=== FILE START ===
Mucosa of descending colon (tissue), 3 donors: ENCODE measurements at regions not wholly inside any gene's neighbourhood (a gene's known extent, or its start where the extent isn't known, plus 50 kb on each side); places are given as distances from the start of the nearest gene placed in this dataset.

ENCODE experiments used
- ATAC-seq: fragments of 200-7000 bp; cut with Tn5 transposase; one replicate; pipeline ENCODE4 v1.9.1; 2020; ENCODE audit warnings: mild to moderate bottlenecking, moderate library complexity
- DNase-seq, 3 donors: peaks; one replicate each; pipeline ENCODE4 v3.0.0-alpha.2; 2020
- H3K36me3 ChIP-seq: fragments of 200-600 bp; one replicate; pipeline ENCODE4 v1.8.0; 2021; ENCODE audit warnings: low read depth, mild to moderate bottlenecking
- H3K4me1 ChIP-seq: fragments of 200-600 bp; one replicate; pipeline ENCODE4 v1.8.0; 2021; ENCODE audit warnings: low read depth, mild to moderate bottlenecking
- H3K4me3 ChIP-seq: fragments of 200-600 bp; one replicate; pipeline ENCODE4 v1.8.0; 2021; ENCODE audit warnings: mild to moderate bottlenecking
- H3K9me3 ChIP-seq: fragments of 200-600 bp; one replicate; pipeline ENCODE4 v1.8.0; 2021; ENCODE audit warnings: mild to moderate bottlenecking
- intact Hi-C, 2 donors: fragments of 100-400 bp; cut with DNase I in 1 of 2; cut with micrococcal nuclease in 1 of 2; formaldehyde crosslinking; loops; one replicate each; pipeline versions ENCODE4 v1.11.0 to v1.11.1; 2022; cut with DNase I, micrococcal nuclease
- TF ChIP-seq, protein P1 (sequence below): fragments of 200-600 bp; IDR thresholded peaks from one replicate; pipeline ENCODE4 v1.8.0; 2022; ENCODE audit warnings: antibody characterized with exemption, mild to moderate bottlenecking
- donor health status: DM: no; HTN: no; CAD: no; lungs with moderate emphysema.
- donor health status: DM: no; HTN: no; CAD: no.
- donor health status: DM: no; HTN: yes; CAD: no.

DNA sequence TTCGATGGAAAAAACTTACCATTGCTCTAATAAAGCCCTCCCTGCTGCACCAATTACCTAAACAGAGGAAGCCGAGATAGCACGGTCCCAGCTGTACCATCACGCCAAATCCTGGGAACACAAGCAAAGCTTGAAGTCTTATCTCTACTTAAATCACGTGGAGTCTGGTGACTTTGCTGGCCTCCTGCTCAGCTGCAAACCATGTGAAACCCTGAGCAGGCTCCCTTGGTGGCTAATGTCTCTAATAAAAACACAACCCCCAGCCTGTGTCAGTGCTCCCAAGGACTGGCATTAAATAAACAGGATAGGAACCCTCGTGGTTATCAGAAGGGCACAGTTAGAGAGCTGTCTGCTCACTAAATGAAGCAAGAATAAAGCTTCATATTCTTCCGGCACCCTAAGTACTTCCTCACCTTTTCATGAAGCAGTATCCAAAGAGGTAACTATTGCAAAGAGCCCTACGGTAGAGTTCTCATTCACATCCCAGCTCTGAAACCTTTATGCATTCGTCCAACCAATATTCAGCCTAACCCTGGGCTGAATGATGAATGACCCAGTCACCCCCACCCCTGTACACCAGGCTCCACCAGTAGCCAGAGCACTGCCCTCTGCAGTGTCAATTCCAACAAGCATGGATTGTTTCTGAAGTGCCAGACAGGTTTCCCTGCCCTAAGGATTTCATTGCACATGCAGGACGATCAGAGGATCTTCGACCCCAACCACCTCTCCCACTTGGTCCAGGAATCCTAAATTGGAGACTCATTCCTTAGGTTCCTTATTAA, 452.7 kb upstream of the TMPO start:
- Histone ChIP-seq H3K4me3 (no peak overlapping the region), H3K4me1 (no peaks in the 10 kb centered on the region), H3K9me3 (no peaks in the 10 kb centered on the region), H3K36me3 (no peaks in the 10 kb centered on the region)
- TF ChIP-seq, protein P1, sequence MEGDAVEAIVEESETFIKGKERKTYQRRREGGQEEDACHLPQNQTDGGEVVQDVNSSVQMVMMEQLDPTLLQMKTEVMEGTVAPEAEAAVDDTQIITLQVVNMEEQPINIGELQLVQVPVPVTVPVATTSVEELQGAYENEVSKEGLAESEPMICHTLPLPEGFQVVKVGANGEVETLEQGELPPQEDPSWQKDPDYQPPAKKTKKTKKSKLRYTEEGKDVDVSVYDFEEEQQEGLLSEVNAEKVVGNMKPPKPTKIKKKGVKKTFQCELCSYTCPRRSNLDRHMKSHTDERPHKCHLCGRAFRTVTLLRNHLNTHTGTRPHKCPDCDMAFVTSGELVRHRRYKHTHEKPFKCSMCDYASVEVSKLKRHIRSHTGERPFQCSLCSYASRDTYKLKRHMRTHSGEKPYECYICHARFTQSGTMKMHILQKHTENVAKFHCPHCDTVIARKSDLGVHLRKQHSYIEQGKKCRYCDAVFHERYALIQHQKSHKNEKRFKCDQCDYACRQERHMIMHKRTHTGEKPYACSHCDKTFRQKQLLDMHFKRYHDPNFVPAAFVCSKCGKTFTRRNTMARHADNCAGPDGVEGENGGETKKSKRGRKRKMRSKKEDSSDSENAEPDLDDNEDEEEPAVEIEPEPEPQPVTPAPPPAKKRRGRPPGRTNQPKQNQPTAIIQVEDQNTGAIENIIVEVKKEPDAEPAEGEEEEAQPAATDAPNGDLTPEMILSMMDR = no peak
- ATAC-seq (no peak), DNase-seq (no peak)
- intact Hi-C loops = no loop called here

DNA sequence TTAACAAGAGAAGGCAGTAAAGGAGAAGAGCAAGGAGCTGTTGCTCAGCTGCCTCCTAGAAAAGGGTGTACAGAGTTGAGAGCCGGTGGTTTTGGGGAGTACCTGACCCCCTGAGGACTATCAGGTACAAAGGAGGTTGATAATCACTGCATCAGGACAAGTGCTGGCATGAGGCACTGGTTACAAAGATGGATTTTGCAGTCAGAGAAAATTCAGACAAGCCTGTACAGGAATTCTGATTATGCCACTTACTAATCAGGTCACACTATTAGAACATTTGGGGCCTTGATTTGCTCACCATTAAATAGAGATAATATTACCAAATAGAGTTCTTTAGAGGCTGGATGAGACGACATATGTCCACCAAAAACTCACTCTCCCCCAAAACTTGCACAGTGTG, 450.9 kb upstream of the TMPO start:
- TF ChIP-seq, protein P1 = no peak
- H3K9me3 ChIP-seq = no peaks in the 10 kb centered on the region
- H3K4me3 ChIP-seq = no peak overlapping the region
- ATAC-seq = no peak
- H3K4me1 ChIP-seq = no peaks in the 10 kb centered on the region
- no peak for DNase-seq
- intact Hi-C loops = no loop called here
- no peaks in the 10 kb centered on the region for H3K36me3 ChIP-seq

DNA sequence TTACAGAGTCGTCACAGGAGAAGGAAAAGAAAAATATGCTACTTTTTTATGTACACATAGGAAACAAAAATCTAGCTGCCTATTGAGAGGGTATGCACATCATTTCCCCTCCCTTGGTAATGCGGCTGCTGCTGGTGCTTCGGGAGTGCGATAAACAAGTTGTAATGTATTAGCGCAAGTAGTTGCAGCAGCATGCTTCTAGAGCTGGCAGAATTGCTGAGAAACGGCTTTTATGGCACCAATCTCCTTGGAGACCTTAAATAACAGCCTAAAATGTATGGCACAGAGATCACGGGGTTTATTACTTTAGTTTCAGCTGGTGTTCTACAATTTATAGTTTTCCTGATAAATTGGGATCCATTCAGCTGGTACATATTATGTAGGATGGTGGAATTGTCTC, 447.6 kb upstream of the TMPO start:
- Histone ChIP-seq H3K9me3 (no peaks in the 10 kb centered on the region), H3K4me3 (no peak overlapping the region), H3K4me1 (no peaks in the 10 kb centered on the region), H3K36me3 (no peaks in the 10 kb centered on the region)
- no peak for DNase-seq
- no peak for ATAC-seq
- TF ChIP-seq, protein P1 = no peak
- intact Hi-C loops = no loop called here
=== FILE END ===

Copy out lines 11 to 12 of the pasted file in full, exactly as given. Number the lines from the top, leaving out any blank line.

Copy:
- donor health status: DM: no; HTN: no; CAD: no; lungs with moderate emphysema.
- donor health status: DM: no; HTN: no; CAD: no.